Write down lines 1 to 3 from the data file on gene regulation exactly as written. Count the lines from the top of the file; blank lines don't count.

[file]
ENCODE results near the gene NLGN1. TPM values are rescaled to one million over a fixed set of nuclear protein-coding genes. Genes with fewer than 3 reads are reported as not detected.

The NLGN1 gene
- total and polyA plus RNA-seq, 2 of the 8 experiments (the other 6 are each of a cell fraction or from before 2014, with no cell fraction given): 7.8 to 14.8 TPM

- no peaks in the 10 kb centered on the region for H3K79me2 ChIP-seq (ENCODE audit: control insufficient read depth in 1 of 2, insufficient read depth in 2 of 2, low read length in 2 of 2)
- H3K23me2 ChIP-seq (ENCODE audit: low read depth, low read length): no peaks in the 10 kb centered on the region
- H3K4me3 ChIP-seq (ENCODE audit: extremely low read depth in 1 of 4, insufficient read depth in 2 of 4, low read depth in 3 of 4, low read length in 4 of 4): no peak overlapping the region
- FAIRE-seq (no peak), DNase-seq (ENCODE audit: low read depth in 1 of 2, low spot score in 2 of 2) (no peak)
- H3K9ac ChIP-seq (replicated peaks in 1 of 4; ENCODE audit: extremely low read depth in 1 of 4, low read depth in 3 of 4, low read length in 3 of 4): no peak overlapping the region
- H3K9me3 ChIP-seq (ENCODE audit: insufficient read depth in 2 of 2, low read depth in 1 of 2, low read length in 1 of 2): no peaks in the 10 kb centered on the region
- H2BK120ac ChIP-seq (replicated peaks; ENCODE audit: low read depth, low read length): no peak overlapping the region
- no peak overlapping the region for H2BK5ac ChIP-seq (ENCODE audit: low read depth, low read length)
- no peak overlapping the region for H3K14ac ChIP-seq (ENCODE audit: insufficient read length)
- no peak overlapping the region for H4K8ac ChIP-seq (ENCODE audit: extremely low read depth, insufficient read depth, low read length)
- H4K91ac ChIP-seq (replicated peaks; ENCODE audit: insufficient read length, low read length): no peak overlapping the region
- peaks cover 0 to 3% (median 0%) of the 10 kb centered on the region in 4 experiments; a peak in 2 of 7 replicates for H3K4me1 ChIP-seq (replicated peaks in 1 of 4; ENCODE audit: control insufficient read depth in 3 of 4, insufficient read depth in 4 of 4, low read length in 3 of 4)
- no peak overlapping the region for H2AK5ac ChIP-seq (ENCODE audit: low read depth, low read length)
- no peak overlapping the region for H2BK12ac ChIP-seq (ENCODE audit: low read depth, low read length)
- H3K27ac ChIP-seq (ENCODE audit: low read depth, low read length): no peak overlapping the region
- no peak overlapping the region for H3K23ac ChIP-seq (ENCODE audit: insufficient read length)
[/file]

ENCODE results near the gene NLGN1. TPM values are rescaled to one million over a fixed set of nuclear protein-coding genes. Genes with fewer than 3 reads are reported as not detected.

The NLGN1 gene
- total and polyA plus RNA-seq, 2 of the 8 experiments (the other 6 are each of a cell fraction or from before 2014, with no cell fraction given): 7.8 to 14.8 TPM